Last week, we learned that Irish greenhouse gas (GHG) emissions were similar in 2023 to what they were the year before with negligible further progress being made on the road to delivering the 51% reduction in emissions by 2030 as required by the Climate Action and Low Carbon Development (Amendment) Act 2021.

Taking a glass-half-full approach, it is positive to note that in the Environmental Protection Agency’s (EPA) latest report, there is a roadmap to delivering a 29% reduction if all the measures identified to drive reduction are implemented.

That is not where the Government wants to be but in the context of a wider global rowing back on ambitious targets, it should be recognised as good and meaningful progress rather than failure.

Taking the example of our closest neighbours, the UK government has delayed the ban on new petrol and diesel cars from 2030 until 2035 and has announced the granting of 100 oil and gas production licences for the North Sea.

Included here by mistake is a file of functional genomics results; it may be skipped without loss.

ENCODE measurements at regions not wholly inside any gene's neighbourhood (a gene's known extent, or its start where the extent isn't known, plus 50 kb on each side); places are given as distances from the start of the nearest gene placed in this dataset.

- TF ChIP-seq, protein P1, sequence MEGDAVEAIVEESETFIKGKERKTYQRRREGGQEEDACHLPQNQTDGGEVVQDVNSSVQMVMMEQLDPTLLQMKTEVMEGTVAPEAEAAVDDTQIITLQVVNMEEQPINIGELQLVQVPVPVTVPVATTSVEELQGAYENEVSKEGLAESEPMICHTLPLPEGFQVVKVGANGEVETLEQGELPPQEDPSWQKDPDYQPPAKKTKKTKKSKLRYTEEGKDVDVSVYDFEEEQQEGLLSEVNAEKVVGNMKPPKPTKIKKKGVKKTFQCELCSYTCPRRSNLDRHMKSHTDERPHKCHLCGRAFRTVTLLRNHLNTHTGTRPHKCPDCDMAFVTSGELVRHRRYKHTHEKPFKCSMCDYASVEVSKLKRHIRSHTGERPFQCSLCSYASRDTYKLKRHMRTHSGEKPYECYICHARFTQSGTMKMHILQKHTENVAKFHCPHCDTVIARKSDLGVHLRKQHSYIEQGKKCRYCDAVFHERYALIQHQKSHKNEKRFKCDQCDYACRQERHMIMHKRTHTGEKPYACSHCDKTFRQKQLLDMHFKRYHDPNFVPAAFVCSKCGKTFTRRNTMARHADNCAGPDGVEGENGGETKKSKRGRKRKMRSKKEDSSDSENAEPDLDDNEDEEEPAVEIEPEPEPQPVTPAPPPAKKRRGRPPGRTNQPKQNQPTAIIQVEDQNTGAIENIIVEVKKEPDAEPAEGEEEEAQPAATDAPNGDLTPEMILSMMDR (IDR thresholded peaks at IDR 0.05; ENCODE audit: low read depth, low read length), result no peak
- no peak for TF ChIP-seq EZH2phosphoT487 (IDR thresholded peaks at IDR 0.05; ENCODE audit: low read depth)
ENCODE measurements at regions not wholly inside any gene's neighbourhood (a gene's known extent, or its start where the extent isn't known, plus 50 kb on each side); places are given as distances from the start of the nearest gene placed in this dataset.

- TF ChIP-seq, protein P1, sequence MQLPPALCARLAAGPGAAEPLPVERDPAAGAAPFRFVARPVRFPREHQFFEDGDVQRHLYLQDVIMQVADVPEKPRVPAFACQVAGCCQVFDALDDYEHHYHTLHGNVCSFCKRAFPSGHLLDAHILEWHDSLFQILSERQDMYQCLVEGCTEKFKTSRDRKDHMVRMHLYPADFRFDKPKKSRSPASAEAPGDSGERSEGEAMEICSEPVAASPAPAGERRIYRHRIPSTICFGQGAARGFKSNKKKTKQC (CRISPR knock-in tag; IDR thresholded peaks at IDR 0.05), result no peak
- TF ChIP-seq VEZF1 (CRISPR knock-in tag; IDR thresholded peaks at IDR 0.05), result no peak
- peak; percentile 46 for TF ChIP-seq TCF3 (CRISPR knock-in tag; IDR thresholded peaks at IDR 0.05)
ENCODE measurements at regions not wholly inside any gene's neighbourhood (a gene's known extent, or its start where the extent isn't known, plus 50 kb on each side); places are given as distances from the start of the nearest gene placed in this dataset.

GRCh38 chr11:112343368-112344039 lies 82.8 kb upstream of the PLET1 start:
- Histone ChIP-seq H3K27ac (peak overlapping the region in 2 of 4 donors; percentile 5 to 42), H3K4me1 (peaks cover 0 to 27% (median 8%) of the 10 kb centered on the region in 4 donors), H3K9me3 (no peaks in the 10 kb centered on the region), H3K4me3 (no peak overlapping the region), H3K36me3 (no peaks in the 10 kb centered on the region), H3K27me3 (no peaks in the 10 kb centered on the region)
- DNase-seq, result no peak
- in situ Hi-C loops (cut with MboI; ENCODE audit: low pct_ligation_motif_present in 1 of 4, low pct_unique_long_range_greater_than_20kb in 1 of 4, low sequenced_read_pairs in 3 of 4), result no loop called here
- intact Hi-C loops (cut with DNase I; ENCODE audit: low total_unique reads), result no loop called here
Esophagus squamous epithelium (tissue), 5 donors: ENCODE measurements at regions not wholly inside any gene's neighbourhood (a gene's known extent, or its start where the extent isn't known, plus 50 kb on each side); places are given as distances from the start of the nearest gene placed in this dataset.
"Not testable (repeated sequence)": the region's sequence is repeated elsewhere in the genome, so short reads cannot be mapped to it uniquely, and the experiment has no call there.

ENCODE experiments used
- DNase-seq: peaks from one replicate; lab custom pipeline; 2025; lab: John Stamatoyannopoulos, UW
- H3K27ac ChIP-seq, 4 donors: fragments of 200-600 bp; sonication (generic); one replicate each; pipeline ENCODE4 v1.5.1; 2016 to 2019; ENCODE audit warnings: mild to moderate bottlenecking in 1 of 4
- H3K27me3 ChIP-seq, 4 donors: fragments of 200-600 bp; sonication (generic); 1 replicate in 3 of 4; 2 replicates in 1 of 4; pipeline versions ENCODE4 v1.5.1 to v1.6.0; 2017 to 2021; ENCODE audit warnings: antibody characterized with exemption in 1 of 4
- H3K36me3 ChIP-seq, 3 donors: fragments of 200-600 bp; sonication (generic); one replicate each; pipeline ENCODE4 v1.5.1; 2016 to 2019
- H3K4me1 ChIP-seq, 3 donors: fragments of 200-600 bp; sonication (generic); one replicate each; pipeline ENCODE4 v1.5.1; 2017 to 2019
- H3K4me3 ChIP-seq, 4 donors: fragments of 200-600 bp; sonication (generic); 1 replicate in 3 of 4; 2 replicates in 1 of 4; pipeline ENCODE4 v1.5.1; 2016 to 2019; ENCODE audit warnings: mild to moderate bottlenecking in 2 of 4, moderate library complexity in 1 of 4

In Scotland, the first minister had to resign following the Green party leaving his coalition administration following his decision to abandon Scotland’s target of achieving a 75% reduction in emissions by 2030.

Setting targets and even legislating to make them law is one thing, delivering them while maintaining economic performance and lifestyle expected by society is another.


In the Irish context, as indeed elsewhere, there is ongoing conflict between doing what is required to achieve a dramatic reduction in the output of emissions while preserving the lifestyle to which we have become accustomed.

In this conflict, the default position of most is to look for reductions being made in sectors that least impact themselves. Residents in Dublin, the best-served part of the country with public transport, want to keep their premium 4x4 vehicles for the school run and get on a plane for a summer holiday and perhaps a weekend break or two for a rugby match as well.

The easiest place for this cohort of people to look for reductions is in agriculture, as it is the sector with emissions that they are furthest removed from.